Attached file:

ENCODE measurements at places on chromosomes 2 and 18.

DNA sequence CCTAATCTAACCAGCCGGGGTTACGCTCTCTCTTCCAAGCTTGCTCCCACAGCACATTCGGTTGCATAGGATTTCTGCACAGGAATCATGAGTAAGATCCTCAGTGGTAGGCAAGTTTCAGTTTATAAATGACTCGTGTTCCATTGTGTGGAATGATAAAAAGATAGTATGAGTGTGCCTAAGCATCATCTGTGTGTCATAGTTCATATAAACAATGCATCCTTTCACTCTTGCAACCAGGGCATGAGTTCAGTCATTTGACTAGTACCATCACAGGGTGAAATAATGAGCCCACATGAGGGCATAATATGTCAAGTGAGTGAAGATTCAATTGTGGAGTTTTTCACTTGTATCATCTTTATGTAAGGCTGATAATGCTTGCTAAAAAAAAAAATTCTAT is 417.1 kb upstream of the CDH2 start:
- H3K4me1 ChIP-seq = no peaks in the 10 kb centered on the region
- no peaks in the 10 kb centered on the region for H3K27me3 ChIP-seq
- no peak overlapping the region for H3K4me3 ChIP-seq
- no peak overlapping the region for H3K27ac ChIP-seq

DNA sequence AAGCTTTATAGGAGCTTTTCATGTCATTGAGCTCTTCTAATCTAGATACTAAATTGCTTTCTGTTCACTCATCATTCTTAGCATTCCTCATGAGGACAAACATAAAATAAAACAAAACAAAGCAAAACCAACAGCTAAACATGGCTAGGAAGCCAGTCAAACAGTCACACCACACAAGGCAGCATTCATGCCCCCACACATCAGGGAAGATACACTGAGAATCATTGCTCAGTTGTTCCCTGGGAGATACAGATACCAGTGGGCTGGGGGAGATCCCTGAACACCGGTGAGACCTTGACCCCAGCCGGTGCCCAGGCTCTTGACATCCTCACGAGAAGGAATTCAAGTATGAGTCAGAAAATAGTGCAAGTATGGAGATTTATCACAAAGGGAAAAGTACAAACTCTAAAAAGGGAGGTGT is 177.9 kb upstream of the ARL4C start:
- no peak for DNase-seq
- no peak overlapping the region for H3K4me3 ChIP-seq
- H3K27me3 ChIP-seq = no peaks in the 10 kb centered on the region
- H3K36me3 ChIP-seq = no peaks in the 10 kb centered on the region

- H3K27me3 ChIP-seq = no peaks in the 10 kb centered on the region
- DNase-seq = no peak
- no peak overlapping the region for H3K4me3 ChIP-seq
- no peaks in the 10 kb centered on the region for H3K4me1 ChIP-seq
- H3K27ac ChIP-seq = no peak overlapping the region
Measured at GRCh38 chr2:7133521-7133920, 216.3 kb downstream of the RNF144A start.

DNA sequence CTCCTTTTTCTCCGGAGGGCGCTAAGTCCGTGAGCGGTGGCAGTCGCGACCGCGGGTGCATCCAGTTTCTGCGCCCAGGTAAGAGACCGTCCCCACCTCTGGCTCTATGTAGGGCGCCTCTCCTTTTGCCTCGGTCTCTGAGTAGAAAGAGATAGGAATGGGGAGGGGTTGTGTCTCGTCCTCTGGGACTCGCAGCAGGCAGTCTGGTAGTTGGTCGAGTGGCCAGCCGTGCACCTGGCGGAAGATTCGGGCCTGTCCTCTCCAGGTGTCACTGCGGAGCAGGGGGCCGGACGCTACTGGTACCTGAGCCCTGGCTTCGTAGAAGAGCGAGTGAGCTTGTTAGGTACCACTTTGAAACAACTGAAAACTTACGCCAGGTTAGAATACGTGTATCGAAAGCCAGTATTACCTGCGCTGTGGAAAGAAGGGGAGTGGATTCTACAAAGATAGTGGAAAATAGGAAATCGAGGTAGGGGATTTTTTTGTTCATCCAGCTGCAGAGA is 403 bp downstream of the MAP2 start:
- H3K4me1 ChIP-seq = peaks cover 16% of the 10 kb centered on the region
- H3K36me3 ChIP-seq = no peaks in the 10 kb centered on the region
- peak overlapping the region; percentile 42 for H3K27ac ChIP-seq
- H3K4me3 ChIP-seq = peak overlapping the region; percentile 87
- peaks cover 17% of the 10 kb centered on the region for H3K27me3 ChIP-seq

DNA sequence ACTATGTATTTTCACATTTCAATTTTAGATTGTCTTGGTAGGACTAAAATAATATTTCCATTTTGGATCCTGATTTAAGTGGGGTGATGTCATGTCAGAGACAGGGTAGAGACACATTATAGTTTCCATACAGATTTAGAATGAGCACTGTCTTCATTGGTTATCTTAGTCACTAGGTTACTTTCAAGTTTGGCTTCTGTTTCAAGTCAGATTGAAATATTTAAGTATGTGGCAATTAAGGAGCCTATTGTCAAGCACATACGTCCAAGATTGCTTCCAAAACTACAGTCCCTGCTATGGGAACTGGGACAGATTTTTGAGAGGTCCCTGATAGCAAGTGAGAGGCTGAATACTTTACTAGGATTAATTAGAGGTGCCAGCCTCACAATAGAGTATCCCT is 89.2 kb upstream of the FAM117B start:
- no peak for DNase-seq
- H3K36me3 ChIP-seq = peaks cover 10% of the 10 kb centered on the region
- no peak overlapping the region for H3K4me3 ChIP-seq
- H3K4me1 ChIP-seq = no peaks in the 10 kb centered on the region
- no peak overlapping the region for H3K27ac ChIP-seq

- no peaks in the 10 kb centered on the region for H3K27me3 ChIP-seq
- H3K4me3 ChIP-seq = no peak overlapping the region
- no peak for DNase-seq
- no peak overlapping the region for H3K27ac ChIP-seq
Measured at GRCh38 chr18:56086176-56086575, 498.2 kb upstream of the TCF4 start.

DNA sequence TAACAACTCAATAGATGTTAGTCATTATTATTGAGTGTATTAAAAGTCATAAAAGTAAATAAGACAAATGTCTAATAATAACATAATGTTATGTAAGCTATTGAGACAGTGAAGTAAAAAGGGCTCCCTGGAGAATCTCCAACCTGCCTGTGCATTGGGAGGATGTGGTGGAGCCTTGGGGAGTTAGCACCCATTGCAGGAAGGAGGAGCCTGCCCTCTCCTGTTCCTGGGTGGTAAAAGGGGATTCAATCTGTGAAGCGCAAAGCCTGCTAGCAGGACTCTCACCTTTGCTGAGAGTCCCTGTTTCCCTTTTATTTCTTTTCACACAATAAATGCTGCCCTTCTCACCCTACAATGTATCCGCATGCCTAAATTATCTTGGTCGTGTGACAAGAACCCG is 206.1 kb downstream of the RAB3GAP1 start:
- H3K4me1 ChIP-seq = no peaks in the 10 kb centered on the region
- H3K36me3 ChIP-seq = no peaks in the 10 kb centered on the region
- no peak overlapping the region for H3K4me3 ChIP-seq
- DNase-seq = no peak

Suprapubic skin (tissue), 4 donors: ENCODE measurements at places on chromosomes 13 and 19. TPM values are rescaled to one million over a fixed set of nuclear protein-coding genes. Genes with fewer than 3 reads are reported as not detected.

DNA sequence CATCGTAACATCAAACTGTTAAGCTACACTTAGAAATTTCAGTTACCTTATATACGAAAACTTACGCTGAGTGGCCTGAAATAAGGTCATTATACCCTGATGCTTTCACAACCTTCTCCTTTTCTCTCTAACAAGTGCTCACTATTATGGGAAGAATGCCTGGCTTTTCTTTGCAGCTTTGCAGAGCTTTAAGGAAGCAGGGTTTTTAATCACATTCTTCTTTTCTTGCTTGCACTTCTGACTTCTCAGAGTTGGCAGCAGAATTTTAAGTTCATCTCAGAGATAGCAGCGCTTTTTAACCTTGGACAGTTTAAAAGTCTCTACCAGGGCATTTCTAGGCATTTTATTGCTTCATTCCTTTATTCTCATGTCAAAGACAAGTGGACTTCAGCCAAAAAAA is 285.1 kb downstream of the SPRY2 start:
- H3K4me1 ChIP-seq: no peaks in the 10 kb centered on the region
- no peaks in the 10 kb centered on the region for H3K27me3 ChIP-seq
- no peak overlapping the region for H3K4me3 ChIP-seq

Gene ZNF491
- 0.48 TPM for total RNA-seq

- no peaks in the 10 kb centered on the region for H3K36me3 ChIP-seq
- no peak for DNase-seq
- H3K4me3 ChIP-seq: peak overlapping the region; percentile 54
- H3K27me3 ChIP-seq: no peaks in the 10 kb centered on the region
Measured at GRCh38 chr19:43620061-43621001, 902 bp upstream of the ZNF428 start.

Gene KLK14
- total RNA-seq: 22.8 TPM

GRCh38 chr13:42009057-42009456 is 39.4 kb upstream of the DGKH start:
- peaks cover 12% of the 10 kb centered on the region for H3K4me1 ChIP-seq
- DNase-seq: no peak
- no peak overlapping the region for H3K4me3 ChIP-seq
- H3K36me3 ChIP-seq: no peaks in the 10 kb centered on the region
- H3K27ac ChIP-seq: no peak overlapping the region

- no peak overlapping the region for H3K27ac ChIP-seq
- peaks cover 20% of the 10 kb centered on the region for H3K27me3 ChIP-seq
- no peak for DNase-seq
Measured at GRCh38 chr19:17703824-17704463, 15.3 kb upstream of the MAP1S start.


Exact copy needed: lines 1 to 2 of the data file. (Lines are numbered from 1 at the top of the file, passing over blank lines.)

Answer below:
ENCODE measurements at places on chromosomes 2 and 18.

DNA sequence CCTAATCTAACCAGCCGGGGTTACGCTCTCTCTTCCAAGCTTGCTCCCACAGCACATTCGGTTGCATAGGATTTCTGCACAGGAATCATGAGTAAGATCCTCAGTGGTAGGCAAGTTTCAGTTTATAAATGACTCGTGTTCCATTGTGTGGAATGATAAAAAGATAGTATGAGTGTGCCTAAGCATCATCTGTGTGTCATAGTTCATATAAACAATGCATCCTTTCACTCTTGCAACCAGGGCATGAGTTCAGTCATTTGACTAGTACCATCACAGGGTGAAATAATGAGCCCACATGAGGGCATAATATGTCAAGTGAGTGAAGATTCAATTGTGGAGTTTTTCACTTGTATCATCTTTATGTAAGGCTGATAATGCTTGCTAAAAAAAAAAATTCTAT is 417.1 kb upstream of the CDH2 start: